The Chinese stock market has be plunging amid fear that the Chinese government will not allow Chinese companies to freely distribute their earnings. For example by forcing them to invest for “common prosperity” as they have done with Alibaba and Tencent. If China goes too far, Chinese companies should find it very difficult to raise capital from both foreign and domestic investors.

What I don’t understand is why people are even afraid if this? It seems like it can’t work. If Chinese companies can’t raise capital, won’t the entire economy be held back in a very significant way?

It feels like I’m missing something. Can the Chinese government significantly hurt their companies’ ability to raise money in a way that turns out well for them?

  • $\begingroup$ I have a hunch the CCP has absolutely no qualms with taking money from investors and forcibly investing it in productive ways, or just printing money and investing it in productive ways (and letting hoarders of cash suffer from the resulting inflation) but maybe someone can confirm this. $\endgroup$ Nov 3, 2022 at 17:28

1 Answer 1


Can China do well without investments?

No country can do well without any investment. Country's production function will be given by some $Y=F(L,K)$ where $L$ is labor and $K$ capital. For example, it could be given by let's say $Y=\sqrt{LK}$. $K$ naturally depreciates over time. Machines break down, buildings eventually get cracks etc., the rate of depreciation would be denoted by $\delta$.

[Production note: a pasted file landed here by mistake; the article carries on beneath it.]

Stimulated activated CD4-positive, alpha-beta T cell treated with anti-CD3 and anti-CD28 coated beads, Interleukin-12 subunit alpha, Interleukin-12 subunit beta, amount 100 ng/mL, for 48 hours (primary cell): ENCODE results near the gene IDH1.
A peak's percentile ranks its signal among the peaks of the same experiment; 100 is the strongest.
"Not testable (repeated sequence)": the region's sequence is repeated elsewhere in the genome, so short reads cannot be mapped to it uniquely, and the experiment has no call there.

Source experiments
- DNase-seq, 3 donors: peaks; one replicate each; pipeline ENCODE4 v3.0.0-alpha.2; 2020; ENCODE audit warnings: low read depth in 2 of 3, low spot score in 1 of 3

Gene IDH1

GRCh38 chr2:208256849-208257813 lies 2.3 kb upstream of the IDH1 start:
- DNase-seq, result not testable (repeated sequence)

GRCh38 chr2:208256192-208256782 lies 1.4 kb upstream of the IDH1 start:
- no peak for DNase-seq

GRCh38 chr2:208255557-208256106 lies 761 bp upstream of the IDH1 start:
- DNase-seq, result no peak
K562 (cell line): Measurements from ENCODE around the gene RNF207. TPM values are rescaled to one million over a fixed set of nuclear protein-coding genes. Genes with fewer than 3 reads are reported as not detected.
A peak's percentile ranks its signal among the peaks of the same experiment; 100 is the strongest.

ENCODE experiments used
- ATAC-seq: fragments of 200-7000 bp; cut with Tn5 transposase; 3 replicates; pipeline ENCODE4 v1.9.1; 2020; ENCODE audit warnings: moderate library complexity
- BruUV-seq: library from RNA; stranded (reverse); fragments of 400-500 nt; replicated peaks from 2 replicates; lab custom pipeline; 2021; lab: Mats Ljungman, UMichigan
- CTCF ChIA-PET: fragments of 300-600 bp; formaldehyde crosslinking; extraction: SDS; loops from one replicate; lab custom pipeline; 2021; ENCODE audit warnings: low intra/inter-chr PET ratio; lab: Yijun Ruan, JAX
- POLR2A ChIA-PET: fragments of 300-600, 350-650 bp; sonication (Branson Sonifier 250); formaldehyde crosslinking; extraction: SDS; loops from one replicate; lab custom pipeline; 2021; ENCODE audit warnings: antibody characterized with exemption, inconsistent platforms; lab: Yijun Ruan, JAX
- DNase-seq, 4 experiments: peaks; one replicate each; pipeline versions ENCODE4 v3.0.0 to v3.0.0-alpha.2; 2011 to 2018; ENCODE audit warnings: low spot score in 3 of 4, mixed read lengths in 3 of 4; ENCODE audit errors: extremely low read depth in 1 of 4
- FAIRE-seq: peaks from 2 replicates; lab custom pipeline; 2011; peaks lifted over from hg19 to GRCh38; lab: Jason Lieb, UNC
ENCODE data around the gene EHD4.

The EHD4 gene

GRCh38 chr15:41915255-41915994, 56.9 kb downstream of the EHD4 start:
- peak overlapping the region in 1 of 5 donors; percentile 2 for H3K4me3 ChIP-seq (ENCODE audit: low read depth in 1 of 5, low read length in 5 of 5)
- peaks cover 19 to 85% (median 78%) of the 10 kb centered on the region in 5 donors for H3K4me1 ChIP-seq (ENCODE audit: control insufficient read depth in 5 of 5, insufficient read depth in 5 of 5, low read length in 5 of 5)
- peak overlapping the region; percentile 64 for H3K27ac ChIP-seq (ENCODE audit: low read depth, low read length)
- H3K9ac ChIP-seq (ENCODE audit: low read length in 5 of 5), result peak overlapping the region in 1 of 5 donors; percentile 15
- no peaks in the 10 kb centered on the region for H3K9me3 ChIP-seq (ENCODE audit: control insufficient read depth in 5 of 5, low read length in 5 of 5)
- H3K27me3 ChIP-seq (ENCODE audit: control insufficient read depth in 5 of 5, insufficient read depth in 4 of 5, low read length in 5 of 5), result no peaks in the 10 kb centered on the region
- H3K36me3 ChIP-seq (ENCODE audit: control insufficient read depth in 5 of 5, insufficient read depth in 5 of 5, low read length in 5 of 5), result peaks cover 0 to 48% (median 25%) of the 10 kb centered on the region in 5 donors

The change in capital stock is given by:

$$dK/dt = I_t - \delta K_t$$

It is trivial to see that if $I$ is always zero then eventually $K$ will become zero at some point in the future.

Virtually all modern production requires some capital, with very few exceptions. So regardless of how the function $Y=F(L,K)$ looks like we can say with certainty that $F(L,0) \approx 0$.

However, note that the premise that $I$ will drop 0 as a result of the Chinese policies is not necessarily justified. There is no reason why meddling in company payout policy should drop $I$ to zero per se. Don't misunderstand me it can happen if for example CCP could credibly commit to not allowing companies to pay out any profits ever. However, I highly doubt CCP would do that. Although of course 'never say never' the ideological insistence on zero-covid strategy in China shows CCP is willing to do damage to the country in pursuit of ideology. Nonetheless, I do not think that chances that they would go so radical as to forever forbid any distribution of dividends.


Your Answer

By clicking “Post Your Answer”, you agree to our terms of service and acknowledge you have read our privacy policy.

Not the answer you're looking for? Browse other questions tagged or ask your own question.